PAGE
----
Saturday, October 01, 2011

The Wit and Wisdom of Jane Austen

Unpacking my much loved books to store them on my shelves here in Florida, the task took longer than anticipated because I got distracted each time I rediscovered an old favourite. One such was a small tome entitled “The Wit and Wisdom of Jane Austen”. Flicking through it, I came across extracts from her letters to her niece Anna Austen, written in 1814, offering tips in the novelist’s art.



Listen to this advice about writing what you know:

We think you had better not leave England. Let the Portmans go to Ireland, but as you know nothing of the manners there, you had better not go with them. You will be in danger of giving false representations. Stick to Bath and the Foresters.

On practical plotting:

Your aunt C. does not like desultory novels, and is rather fearful yours will be too much so, that there will be too frequent a change from one set of people to another, and that circumstances will be sometimes introduced of apparent consequence, which will lead to nothing. It will not be so great an objection to me, if it does. I allow much more latitude than she does – and think nature and spirit cover many sins of a wandering story…

And on the need for consistency in characterisation:

I like your Susan very much indeed, she is a sweet creature, her playfulness of fancy is very delightful. I like her as she is now exceedingly, but I am not so well satisfied with her behaviour to George R. At first she seemed all over attachment and feeling, and afterwards to have none at all; she is so extremely composed at the Ball, and so well-satisfied apparently with Mr Morgan. She seems to have changed her character.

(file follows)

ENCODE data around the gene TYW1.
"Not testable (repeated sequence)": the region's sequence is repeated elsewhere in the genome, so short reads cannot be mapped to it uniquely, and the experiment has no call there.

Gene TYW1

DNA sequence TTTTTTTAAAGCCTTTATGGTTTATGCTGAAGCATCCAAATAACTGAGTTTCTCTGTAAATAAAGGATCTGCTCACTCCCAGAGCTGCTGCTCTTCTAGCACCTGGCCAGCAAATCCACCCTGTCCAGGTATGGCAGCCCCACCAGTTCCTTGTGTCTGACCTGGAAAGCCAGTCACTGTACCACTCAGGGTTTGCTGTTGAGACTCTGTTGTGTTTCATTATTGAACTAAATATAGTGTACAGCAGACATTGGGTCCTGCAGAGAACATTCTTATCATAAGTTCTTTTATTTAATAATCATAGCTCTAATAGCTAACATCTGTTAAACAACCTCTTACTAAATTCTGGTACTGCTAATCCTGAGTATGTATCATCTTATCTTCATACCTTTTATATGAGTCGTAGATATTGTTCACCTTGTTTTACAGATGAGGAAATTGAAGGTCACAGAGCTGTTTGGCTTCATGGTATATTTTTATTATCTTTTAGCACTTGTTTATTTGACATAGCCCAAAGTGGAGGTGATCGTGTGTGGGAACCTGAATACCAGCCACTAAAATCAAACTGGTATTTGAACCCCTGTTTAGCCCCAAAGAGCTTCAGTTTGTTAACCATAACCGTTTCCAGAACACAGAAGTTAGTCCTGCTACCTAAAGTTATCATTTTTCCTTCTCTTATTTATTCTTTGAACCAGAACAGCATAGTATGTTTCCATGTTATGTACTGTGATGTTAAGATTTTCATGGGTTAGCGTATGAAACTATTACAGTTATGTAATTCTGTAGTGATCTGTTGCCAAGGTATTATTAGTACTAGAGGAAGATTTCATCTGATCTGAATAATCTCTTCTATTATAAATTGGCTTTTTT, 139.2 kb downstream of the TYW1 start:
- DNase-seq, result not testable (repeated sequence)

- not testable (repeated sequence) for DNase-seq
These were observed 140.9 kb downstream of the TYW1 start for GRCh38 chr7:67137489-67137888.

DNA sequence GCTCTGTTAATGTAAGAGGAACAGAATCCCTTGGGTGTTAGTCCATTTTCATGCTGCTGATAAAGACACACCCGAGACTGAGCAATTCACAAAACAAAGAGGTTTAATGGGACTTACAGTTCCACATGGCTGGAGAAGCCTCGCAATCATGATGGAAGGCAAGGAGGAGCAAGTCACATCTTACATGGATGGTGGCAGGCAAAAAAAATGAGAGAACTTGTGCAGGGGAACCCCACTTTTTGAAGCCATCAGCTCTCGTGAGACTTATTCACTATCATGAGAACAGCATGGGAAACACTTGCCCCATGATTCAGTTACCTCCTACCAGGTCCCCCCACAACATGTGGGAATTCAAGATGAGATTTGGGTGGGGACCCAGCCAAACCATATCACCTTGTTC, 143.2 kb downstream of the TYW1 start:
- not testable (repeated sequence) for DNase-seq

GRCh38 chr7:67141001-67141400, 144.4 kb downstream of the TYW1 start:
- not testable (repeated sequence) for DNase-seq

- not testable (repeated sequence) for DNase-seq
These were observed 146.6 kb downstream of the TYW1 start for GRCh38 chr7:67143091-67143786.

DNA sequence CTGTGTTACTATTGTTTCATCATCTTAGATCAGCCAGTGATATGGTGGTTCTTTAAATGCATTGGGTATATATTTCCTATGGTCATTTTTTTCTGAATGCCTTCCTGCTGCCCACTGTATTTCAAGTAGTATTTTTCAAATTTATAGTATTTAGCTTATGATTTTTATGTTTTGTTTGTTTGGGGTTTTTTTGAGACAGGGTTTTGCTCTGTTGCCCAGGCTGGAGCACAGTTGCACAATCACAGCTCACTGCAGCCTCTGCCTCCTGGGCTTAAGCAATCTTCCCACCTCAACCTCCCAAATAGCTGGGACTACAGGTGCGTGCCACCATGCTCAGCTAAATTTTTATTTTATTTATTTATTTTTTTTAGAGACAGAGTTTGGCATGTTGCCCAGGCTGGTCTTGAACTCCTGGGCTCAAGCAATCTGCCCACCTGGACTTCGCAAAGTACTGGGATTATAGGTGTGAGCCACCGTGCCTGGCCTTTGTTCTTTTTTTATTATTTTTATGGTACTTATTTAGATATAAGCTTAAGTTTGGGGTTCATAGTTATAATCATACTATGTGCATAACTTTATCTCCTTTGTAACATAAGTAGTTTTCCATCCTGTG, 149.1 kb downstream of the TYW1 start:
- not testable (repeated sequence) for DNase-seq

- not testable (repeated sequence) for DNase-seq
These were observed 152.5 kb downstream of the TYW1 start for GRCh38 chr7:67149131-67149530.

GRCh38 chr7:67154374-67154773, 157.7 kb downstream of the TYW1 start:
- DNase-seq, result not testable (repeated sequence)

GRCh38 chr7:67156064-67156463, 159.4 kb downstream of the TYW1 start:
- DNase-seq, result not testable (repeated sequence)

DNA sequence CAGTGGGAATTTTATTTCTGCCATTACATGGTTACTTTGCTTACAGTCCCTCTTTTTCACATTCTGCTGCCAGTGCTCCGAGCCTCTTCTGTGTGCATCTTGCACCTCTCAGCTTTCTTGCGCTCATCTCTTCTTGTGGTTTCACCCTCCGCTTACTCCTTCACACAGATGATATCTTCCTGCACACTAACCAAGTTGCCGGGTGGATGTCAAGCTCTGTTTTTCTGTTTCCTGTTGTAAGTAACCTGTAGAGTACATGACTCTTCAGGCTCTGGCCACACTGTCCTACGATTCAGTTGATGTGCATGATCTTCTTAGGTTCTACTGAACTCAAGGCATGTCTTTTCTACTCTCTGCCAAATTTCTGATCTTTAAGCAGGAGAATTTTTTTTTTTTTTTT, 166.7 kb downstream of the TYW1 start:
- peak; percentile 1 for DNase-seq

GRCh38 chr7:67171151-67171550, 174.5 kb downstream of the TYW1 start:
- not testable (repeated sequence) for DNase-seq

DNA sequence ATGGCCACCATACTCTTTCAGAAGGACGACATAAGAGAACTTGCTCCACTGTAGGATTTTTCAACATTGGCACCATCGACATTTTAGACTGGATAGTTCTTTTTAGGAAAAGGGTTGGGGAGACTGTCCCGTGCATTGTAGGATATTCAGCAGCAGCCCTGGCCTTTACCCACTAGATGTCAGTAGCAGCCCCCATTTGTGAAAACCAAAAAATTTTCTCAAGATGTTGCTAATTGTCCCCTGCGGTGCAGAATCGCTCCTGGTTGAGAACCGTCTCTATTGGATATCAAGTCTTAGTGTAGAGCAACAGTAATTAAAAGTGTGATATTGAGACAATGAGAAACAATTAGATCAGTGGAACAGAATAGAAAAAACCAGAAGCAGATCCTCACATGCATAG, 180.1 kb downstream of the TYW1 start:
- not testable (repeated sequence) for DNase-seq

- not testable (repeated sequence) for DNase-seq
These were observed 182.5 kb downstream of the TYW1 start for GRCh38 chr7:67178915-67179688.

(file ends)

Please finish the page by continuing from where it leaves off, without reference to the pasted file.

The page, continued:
On finding a situation that works, and the right sort of character-chemistry:

You are now collecting your people delightfully, getting them exactly into such a sport as is the delight of my life; - 3 0r 4 families in a Country Village is the very thing to work on – and I hope you will write a great deal more, and make full use of them whilst they are so very favourably arranged. You are now coming to the heart and beauty of your book…

Not much different to the advice writers get two hundred years on. The more things change, the more they stay the same.

Wendy

10 comments:

Barbara Longley said...

Cool. I didn't read Jane Austen until recently. Interesting how pertinent something from the past still is today.

Alyssa Everett said...

I love how good Jane was at tempering constructive criticism ("She seems to have changed her character") with encouragement ("I like her as she is now exceedingly"). She was a great writer and, judging from her letters, she might have made a fine editor, too. Thanks so much for this, Wendy!

Taryn Kincaid said...

I just love this! Thanks, Wendy!

MaureenAMiller said...

I would do the same thing, Wendy. I would get stuck for hours unpacking the books and pouring through them.

Wendy Soliman said...

Thanks for your comments, ladies. I agree with those of you who admire Jane's foresight.

Veronica Scott said...

Imagine what Jane Austen could do in today's world of romance! I'd love to see her take on things. Or conversely, what would we write if we were living in her time? Really enjoyed this blog.

Wendy Soliman said...

Interesting point, Veronica. I wonder if Jane was with us today she'd be drawn into writing about S.E.X.?

Thanks for stopping by and glad you're enjoying the blog.

Susanna Fraser said...

I just wish Jane Austen hadn't died so relatively young! I wish we had all the books she might've written had she lived to a ripe old age.

And I like all of her advice except the part about sticking to what you know and have experienced. I'd rather write what I want to know, and just do research.

Georgie Lee said...

What a great book. Thanks for sharing the wonderful quotes.

Claire Robyns said...

I love her books and now I think I might have loved the woman herself... she was so gentle and kind in her critique, but still able to give useful advice so her niece could improve.